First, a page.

We believe it's very important to keep the correct defensive statistics and constantly evaluate them. The same thing applies to any successful business. Any successful business has to keep track of key performance indicators. They monitor those things so they know if they're doing a good job or not. The same things apply to your basketball team.
How do you expect to improve your defense if you don't constantly measure their performance?
The right statistics will tell you if your defense is improving and they will also tell you which areas you really need to work on.
The right statistics also let you set smaller goals for your players and motivate them.
HOWEVER you need to be careful because most coaches, players, fans, and people in the media misunderstand statistics and focus on the WRONG thing.
Statistics might seem simple, but they can be very confusing and misleading. You must be very careful about coming to the wrong conclusions and looking at the wrong things.
For example, having a low Defensive Field Goal Percentage doesn't matter if you can't rebound.
Getting lots of blocked shots doesn't mean you have a great defensive player or team. How many easy baskets were given up because the player left their feet?
Getting lots of steals doesn't mean you have a great defensive team. How many lay ups did you give up because you were out of position?
It's important to understand that certain stats like these need to be linked to other stats.
We still firmly believe you should measure statistics because they help you set goals, motivate your players, and make strategic decisions. But you must look at the "right" statistics and understand how they relate.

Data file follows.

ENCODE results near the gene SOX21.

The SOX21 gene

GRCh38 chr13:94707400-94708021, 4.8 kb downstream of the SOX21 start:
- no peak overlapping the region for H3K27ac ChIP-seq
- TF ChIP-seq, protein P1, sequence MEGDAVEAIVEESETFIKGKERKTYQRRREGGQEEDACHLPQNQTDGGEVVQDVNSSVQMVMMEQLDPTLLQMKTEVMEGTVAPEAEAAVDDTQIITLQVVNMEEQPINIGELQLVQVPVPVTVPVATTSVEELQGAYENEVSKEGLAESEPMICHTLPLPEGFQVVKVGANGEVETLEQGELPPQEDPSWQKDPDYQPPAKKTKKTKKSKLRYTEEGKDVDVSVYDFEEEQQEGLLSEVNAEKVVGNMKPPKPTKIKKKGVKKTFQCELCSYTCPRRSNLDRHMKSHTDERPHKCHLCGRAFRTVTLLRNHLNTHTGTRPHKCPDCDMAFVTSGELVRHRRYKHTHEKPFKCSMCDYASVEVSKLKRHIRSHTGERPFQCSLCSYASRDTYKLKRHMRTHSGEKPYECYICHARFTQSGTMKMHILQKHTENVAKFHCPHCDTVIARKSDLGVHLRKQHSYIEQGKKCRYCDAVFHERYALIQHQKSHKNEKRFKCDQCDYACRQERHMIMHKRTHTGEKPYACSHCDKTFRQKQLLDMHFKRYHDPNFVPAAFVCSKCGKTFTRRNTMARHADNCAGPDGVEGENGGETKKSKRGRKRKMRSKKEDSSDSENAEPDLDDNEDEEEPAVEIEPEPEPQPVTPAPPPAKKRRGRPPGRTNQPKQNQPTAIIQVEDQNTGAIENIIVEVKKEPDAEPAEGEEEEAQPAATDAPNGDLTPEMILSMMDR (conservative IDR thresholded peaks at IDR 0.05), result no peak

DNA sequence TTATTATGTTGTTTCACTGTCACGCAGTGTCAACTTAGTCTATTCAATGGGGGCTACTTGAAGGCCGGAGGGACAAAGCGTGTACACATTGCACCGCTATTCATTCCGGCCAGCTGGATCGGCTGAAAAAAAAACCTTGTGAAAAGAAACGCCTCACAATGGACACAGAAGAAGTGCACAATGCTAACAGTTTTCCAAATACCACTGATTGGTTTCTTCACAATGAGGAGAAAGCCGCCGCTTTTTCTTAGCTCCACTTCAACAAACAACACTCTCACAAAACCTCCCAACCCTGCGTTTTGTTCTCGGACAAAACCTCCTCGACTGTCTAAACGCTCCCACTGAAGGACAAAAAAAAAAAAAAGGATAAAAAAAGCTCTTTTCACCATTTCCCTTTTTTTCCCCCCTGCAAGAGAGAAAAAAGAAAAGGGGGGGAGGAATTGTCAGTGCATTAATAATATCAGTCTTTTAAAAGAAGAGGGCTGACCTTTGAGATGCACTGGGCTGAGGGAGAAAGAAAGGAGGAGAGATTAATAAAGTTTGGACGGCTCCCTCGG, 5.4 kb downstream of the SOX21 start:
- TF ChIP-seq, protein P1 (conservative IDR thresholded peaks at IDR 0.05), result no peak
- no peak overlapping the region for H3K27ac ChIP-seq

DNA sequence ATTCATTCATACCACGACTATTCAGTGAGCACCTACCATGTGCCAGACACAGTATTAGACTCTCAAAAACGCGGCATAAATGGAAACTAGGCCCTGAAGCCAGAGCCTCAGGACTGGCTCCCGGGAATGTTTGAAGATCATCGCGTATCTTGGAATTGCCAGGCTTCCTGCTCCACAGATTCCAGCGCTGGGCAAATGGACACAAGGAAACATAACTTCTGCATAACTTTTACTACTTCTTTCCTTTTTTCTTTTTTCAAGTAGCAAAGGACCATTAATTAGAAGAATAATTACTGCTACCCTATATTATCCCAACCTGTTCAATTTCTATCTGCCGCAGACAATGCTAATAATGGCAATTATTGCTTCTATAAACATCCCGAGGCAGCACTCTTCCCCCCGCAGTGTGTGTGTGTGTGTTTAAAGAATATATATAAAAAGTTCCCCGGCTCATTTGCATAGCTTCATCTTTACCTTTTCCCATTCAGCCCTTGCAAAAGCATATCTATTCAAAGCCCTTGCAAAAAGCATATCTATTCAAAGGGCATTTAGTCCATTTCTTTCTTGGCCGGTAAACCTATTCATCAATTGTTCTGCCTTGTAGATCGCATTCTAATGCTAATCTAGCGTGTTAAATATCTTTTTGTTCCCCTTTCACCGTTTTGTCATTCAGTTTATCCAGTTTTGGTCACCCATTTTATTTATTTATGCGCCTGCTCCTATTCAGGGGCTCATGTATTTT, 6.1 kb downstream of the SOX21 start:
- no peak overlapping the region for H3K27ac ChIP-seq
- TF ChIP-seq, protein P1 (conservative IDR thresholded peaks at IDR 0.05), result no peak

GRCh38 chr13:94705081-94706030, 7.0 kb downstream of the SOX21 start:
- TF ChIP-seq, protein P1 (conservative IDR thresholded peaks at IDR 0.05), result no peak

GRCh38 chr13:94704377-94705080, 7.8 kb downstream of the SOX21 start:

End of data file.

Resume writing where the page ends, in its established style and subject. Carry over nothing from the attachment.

Here's an explanation of the statistics that relate to defense and what we believe you should track:
- Opponents' shooting percentage vs. your own shooting percentage
- Possessions - You need to know if the other team is getting more possessions than you or if you're getting more possessions. Other statistics that help you get more possessions include defensive rebounding %, offensive rebounding %, turnovers and steals.
- Points Per Game (PPG) - Some coaches will set a goal and say, "Hey, we want to keep every team we play under 40 points." Well, that's not necessarily the best thing to focus on because if you run and gun a lot, you could have a great defense but the other team scores 50 points because there's a lot of possessions. Instead, you may want to track what's called points per possession.
- Points Per Possession (PPP) **
Points per possession is our favorite defensive statistic for a few different reasons.
As mentioned before, PPG is not always a good indicator if you're a run and gun team.
Shooting percentage is usually a good indicator of a good defense, but there are situations where it is not. One game you only gave up 33% shooting, but you still lost by 10 points. If you look closer, the opposing team did shoot (10 of 30), but they shot 55 free throws and made 40. Your PPP would show that your overall team defense was average, but they had 15 more possessions through offensive rebounds.
You may also run into a situation where your points per possession say that you're playing great defense, but you're still losing by 15 points a game. The problem may not lie within your defense. You may notice that you're turning the ball over 30 times a game and you're shooting 30% from the field. So, it isn't your defense that needs fine-tuning. It's your offense.
Related Pages & Helpful Resources
What do you think? What are your experiences? Do you have any thoughts, ideas, and suggestions?